There were some harsh words of this movie on release, and a few comments I saw which slated both the performances of Nicole Kidman and Sean Penn, and that had me curious. The film was written and directed by Sydney Pollack and had three big stars in it, Catherine Keeler included, and the story sounded really strong. Could it really be that bad?
So I had to see the film and understand what had happened to a story that had so much potential, and above all I had to see the film because of Penn.
Once again I was surprised at the disparity between the reviews of a film and the actual viewing after the pressure of release has cleared. Sometimes I do wonder if a few bad reviews can build momentum and despite how good a movie may actually be, the tide of negativity grows against it. Perhaps after some time has passed from the release date the movie can be viewed for what it actually is.
That's about where I came to see The Interpreter. I'd heard some pretty poor things about the film when it was released, and now when I actually get to view the film, I'm surprised at how good it is.
The performances from both Penn and Kidman are superb. Penn gives a very restrained and troubled performance, something that he is particularly good at, and Kidman does something that every now and again she surprises me with. She really can act and turn around her normal Nicole Kidman performance to something particularly strong and emotive.
The way they play off each other is perhaps the highlight of this movie, they give us some incredibly tender and intense moments. I really did enjoy the scenes when these two were together, although it would often feel loose and quite natural, the direction and editing was very tight and built the tension and emotion between the two characters slowly and steadily.
It's a very emotive film overall, from the killing of innocents, to the accountability of leaders, and even on the smallest level of the pain that Penn's character feels. Nowhere is this more evident than in the scenes of his returning to his flat and the answering machine, even when calling it from the bar. All these scenes are superbly written and directed and bring together the different emotional levels of the film.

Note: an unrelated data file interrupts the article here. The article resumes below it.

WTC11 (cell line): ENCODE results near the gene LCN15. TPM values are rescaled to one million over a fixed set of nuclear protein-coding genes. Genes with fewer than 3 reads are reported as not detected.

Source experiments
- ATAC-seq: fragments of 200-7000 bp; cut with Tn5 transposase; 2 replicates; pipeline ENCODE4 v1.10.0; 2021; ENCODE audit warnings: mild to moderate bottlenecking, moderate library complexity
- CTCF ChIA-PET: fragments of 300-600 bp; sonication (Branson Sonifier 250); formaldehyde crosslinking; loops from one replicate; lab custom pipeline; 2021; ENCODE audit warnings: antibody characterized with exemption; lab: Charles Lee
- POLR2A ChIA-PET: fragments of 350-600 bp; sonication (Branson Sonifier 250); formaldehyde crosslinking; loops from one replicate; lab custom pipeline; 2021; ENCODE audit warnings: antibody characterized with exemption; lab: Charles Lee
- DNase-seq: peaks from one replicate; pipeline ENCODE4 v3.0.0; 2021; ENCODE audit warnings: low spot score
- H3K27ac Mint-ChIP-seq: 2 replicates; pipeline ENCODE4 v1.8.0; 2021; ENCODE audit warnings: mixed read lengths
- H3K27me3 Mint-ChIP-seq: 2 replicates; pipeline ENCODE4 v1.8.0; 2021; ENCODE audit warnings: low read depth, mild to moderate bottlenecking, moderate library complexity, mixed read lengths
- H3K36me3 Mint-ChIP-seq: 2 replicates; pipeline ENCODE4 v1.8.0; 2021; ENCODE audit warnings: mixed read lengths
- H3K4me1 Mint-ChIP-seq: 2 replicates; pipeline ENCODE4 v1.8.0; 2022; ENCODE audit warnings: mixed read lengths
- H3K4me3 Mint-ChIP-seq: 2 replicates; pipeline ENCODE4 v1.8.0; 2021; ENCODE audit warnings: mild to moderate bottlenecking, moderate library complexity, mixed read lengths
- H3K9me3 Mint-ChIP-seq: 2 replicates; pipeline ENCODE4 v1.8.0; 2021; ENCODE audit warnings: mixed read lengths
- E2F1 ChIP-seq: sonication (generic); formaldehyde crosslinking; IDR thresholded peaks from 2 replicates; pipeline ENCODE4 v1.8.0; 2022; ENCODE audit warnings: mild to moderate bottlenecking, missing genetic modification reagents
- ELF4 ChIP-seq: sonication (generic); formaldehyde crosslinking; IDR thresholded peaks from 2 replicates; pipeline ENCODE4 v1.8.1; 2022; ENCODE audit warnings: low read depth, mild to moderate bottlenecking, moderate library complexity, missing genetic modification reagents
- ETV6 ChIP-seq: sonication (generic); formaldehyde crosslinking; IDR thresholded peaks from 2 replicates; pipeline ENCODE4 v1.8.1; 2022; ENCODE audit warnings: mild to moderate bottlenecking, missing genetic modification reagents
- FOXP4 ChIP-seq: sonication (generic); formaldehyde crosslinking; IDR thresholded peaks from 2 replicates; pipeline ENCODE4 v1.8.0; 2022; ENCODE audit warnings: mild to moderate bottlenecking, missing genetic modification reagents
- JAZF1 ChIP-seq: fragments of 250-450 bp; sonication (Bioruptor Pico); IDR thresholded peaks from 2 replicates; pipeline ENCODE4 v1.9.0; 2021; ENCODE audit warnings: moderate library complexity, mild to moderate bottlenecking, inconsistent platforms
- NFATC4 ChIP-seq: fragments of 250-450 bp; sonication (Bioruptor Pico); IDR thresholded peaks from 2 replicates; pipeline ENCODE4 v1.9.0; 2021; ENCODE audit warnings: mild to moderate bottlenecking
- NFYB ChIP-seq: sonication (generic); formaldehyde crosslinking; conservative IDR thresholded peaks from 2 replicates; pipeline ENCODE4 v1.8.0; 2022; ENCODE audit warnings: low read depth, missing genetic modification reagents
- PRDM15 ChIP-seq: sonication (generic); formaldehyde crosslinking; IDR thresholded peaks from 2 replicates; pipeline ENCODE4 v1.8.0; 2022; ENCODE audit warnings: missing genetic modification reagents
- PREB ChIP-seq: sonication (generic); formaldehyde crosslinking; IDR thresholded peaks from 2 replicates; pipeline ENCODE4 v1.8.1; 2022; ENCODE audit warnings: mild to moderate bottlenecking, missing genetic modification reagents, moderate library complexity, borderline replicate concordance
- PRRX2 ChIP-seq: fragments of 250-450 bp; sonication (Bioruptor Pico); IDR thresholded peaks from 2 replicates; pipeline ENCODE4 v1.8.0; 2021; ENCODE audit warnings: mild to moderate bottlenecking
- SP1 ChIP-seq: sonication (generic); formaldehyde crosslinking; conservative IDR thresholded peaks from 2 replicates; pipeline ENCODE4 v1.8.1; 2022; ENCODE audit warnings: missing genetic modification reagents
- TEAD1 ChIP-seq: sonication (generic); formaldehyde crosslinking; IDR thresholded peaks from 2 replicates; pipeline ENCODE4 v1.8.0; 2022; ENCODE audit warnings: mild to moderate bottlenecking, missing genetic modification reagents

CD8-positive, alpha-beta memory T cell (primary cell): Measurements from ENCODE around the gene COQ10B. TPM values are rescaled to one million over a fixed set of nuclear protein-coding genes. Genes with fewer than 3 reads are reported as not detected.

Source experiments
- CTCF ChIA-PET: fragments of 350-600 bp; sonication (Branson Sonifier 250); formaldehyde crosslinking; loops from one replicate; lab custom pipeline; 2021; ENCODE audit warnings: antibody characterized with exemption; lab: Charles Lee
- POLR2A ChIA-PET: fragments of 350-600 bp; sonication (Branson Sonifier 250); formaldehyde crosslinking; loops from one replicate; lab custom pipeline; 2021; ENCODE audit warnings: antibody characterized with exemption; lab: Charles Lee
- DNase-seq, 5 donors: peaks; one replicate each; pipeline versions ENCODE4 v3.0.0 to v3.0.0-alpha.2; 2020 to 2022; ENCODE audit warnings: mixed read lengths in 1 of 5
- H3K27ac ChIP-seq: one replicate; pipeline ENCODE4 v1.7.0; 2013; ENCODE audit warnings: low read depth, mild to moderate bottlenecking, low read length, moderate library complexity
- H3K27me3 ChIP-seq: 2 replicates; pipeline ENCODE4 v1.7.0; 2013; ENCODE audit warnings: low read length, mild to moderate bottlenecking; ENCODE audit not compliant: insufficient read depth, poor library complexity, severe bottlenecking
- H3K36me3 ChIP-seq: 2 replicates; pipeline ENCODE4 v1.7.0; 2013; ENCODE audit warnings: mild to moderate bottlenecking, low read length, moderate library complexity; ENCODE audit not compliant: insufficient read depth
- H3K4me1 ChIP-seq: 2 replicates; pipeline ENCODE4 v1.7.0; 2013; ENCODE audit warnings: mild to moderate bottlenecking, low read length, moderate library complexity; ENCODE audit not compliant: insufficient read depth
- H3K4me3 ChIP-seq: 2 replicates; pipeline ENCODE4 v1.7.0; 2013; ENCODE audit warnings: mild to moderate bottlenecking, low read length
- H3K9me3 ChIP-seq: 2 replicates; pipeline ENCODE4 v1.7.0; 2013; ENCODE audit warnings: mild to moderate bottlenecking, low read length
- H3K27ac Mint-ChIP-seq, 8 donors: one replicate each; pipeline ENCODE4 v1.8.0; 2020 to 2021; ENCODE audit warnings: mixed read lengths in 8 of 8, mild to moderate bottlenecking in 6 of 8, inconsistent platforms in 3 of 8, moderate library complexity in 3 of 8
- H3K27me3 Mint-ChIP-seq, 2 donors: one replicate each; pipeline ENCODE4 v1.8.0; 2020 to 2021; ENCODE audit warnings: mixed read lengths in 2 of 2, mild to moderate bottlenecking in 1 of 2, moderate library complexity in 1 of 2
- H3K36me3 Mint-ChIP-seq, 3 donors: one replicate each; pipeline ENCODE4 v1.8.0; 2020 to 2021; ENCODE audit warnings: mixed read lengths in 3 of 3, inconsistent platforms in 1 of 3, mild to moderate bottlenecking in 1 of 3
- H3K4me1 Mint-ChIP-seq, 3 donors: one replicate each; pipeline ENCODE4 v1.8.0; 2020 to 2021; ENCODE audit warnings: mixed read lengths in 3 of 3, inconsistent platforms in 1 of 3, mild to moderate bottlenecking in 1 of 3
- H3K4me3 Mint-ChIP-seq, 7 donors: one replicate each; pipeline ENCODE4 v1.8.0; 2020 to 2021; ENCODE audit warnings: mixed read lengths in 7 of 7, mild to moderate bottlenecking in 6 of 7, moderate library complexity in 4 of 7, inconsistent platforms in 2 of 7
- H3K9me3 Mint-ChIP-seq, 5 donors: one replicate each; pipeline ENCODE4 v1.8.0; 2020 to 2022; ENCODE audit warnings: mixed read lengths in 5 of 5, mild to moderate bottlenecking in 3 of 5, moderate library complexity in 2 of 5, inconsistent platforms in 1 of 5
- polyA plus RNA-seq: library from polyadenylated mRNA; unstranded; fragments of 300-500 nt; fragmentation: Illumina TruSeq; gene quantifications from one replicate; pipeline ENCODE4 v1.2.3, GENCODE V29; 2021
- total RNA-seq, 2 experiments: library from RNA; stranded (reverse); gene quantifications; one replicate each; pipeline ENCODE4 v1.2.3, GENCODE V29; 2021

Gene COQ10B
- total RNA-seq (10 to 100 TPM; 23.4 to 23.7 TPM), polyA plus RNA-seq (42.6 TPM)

The bus scene is perhaps one of the strongest moments of the film, and the only real action sequence. The tension is built early on with the separate threads of the story being pulled together, and these scenes are continue on for some time while you are still unsure of what is actually about to happen. The final piece slots into place almost too late, and it's enough to make you jump slightly.
This whole sequence, including the build up, is written, directed and edited extremely well and goes to show what a strong talent Sydney Pollack is. Here we see some of the best direction, editing and acting of the entire film, and the moment of realisation, as well as the aftermath, continues the powerful feel.
The ending that is featured with the final film is good, and it's particularly good because the Hollywood temptation is not too far away, but never taken. The love story is restrained, and remains very much in the background, more one of friendship.
Presented: 2.35:1 Anamorphic
The picture is strong and handles well between bright sunlight, dark interiors, and the inside of the UN. Colours and lighting are very natural and nothing took my eye off of the actors.
Presented: Dolby Digital 5.1